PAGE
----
jueves, 20 de septiembre de 2012

VIVUS: Al fin QSYMIA en el mercado...(USA)

MOUNTAIN VIEW, Calif., Sept. 18, 2012 /PRNewswire/ -- VIVUS, Inc. today announced the U.S. market availability of Qsymia™ (pronounced Kyoo sim ee' uh). Qsymia is FDA-approved as an adjunct to a reduced-calorie diet and increased physical activity for chronic weight management in adult patients with an initial body mass index (BMI) of 30 or greater (obese), or 27 or greater (overweight) in the presence of at least one weight-related comorbidity, such as hypertension, type 2 diabetes mellitus or high cholesterol (dyslipidemia). It is the first FDA-approved once daily combination therapy — and the first new medication available in 13 years — for the treatment of obesity.


"VIVUS is proud to be leading the way in the treatment of obesity, a disease with very serious health consequences," said Peter Tam, President of VIVUS. "Qsymia is the first ever combination treatment made available, and today's introduction marks a new beginning for many patients who struggle with obesity. We are excited about making this new treatment option available to patients because Qsymia is the first FDA-approved oral medication that has been shown to achieve an average weight loss of 10% in obese patients when used in conjunction with a lifestyle modification program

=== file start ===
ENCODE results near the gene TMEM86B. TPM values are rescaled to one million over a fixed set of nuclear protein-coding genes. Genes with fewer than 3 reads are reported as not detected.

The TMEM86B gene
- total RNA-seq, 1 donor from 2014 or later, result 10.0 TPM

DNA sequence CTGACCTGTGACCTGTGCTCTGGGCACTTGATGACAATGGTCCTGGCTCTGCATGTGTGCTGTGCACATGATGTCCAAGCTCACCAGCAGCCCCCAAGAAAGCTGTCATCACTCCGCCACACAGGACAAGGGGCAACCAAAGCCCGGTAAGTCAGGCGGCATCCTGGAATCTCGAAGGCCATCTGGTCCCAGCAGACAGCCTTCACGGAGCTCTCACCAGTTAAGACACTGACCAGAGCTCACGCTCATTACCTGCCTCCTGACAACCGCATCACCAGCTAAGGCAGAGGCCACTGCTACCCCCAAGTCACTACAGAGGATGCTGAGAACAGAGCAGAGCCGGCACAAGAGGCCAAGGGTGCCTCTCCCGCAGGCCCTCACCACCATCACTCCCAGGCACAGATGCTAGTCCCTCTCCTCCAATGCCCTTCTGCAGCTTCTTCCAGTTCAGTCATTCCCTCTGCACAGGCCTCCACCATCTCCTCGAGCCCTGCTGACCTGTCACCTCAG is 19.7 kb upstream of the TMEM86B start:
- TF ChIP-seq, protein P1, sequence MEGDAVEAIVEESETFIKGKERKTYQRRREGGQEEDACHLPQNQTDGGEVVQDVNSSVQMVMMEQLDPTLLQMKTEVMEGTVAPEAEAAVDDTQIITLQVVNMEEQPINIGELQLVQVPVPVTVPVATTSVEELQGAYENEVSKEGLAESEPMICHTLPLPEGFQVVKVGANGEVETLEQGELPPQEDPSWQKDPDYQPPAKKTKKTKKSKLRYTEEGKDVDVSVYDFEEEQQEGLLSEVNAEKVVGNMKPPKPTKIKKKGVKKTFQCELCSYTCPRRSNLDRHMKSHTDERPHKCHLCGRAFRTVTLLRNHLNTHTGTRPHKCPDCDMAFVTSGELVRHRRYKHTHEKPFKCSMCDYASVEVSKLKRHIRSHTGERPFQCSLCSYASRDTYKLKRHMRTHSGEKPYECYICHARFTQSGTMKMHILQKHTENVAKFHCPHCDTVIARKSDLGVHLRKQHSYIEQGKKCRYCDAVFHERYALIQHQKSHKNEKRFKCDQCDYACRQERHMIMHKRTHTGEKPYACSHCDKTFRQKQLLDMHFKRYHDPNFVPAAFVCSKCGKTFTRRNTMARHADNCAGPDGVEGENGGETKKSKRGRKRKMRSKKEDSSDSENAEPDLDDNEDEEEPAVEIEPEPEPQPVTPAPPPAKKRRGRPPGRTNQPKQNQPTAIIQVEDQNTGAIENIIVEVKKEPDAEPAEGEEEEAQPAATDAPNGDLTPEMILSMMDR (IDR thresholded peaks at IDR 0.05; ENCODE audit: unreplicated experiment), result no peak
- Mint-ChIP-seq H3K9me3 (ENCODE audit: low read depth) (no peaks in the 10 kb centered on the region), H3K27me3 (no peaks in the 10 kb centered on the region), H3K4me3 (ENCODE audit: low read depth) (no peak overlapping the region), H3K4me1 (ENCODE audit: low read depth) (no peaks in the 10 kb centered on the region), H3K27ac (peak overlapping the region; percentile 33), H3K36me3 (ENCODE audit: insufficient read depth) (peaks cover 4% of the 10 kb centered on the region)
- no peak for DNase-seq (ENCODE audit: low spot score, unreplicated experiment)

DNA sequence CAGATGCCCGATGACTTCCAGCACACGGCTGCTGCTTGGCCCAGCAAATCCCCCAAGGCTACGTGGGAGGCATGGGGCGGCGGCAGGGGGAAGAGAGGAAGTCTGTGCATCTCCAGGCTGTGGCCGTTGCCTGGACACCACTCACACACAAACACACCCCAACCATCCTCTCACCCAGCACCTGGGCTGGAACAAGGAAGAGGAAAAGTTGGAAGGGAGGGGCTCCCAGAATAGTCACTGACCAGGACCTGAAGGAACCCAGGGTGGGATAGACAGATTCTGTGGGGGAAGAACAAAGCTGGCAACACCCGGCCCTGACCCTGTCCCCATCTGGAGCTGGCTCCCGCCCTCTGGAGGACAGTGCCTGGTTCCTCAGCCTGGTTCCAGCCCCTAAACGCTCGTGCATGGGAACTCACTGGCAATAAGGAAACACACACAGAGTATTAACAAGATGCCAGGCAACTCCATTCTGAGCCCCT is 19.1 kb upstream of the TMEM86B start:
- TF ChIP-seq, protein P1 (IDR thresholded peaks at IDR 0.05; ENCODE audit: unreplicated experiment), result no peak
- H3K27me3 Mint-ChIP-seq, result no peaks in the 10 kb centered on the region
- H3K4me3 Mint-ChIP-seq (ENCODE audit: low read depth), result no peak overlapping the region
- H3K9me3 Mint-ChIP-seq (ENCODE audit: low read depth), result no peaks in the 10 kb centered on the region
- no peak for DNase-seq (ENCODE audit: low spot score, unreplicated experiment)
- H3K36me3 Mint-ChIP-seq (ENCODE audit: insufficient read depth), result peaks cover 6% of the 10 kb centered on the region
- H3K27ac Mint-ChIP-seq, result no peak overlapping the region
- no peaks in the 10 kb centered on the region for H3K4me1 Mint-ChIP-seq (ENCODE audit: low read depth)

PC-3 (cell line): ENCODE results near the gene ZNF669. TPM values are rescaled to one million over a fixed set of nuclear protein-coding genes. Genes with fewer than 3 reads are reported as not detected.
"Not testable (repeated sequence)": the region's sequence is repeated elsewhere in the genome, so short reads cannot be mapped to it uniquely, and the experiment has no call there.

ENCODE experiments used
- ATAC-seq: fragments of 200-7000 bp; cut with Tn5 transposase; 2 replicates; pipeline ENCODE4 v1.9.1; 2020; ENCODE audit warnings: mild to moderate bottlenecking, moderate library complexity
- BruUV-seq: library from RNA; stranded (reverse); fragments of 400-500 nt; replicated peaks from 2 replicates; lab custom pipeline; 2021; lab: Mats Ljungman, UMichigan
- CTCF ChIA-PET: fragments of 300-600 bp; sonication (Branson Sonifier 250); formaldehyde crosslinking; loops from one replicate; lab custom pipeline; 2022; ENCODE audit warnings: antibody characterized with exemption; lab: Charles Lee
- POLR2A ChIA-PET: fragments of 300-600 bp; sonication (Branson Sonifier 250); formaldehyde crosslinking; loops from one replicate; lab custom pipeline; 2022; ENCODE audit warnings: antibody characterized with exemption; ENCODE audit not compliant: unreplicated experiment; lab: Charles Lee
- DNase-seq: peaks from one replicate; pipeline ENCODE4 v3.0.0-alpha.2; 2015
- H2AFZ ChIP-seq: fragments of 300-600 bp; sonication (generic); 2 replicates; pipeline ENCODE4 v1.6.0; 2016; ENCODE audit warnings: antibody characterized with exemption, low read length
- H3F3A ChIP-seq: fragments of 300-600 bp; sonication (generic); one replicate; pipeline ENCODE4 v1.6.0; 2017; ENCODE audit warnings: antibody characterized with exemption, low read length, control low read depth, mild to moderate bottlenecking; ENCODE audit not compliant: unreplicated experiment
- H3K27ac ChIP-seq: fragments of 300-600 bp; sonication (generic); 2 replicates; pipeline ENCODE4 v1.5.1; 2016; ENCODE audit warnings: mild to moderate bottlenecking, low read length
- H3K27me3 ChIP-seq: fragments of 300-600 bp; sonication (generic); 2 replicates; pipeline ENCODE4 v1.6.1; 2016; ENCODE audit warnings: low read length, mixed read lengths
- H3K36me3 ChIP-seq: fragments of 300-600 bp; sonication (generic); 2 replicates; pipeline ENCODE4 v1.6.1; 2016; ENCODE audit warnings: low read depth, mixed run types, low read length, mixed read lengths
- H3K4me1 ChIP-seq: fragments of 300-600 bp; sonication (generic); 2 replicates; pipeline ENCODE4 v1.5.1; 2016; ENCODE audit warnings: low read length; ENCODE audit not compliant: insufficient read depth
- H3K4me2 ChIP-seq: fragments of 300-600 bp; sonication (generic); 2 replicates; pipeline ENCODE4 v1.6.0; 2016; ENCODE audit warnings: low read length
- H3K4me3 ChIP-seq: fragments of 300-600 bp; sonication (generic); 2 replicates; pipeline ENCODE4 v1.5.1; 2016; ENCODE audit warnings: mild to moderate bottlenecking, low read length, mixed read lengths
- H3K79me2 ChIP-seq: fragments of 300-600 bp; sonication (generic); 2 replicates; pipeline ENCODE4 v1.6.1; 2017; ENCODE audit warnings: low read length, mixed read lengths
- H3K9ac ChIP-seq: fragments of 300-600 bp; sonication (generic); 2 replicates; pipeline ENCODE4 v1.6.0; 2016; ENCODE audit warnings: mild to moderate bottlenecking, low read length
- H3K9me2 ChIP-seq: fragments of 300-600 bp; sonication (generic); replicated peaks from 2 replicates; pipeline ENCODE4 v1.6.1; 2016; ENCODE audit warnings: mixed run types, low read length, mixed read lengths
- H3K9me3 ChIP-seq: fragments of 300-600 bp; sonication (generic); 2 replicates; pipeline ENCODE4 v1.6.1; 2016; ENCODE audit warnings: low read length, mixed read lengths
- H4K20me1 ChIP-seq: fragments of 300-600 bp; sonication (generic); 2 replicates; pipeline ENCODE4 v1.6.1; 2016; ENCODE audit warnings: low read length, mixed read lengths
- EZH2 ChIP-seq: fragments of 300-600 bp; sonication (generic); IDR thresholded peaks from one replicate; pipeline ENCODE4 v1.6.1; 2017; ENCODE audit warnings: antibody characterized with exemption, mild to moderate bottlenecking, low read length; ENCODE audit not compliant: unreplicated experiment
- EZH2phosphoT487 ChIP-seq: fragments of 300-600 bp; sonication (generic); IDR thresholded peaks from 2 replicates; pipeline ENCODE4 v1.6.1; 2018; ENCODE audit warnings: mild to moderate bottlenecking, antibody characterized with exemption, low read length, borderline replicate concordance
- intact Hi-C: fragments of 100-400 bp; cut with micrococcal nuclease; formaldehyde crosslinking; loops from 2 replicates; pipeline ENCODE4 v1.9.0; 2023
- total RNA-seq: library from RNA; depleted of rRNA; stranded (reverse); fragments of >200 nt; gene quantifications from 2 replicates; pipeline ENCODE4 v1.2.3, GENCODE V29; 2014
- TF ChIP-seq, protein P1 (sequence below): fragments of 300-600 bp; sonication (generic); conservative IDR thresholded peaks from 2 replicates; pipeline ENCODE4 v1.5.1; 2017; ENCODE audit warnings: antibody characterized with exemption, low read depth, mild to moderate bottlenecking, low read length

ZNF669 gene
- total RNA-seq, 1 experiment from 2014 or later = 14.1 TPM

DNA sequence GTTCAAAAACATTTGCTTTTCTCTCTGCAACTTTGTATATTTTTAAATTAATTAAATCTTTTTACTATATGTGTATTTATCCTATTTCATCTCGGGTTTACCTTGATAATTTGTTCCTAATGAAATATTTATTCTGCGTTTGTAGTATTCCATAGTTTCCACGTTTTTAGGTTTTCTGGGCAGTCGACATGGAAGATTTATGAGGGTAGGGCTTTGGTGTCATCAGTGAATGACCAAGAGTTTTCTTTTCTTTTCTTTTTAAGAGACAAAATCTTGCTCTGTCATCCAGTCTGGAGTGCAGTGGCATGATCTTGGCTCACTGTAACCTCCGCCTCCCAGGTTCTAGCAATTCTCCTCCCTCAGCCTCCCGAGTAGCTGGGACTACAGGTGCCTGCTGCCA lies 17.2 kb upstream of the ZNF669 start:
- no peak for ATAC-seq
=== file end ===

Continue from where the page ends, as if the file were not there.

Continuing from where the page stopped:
Vivus previously announced pricing for Qsymia -- ranging from $4-6 per day depending on the dosage strength -- that was in line with investor expectations.

Qsymia combines two drugs, phentermine and topiramate, that are available as generics for a combined price of around $1-3 per day. Will doctors choose to prescribe Qsymia to their obese patients or recommend the individual, generic components? Investors have been debating the question leading up to the drug's launch.

"Feedback from doctors indicates that generic substitution is unlikely to be widespread given the associated liability of either prescribing or dispensing the generic components separately so long as the product [Qsymia] is not made too cost prohibitive," said J.P. Morgan biotech analyst Cory Kasimov in a recent research report.

But in August, Jefferies analyst Thomas Wei downgraded Vivus, citing concerns that doctors will choose to prescribe the generic components of Qsymia instead of the branded (and higher priced) product.



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